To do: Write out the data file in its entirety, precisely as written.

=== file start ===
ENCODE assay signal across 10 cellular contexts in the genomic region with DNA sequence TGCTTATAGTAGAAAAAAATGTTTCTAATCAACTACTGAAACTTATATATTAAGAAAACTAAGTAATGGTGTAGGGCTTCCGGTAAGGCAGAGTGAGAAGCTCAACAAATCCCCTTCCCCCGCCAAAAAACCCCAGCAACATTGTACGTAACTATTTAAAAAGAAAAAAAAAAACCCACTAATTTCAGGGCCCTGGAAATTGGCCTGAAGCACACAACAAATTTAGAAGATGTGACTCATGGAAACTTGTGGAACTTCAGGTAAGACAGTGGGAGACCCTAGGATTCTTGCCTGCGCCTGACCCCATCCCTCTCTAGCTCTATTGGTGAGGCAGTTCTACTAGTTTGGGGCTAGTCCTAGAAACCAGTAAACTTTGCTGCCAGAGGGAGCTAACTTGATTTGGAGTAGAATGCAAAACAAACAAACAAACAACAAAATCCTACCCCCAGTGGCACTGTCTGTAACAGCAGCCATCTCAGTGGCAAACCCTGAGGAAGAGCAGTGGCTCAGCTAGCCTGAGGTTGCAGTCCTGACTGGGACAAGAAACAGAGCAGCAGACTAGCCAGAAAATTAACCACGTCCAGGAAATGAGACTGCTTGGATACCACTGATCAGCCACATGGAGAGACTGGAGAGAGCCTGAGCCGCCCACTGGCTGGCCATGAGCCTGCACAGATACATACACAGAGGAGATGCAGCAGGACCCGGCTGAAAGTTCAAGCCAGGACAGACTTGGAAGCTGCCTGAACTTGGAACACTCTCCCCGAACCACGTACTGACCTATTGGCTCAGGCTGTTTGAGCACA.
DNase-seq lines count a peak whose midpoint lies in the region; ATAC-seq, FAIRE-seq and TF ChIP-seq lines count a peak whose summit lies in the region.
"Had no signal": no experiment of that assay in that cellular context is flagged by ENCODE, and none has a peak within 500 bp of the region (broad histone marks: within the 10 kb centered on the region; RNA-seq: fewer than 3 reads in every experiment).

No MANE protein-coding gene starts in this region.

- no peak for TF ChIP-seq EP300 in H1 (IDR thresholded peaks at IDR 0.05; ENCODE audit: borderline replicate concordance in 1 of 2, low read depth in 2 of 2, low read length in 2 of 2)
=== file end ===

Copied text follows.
ENCODE assay signal across 10 cellular contexts in the genomic region with DNA sequence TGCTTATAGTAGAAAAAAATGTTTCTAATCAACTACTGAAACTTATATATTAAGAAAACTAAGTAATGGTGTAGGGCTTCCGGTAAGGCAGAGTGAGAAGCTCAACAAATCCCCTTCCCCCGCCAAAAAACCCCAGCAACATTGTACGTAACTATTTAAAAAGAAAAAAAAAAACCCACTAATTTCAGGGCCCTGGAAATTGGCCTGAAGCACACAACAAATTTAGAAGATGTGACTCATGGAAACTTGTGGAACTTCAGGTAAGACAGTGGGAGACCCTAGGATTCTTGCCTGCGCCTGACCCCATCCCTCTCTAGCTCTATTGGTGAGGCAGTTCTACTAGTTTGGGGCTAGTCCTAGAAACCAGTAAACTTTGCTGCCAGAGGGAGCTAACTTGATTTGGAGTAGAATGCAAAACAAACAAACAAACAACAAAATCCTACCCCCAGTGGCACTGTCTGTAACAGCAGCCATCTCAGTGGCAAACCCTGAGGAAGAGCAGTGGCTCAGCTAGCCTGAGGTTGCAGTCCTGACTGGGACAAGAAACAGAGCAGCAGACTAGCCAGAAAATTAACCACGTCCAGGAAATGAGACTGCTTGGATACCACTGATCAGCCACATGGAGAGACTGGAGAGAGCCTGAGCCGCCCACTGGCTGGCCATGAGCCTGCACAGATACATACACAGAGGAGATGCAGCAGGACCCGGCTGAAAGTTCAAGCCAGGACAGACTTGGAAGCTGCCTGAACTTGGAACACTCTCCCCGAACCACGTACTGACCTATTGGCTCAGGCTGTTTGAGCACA.
DNase-seq lines count a peak whose midpoint lies in the region; ATAC-seq, FAIRE-seq and TF ChIP-seq lines count a peak whose summit lies in the region.
"Had no signal": no experiment of that assay in that cellular context is flagged by ENCODE, and none has a peak within 500 bp of the region (broad histone marks: within the 10 kb centered on the region; RNA-seq: fewer than 3 reads in every experiment).

No MANE protein-coding gene starts in this region.

- no peak for TF ChIP-seq EP300 in H1 (IDR thresholded peaks at IDR 0.05; ENCODE audit: borderline replicate concordance in 1 of 2, low read depth in 2 of 2, low read length in 2 of 2)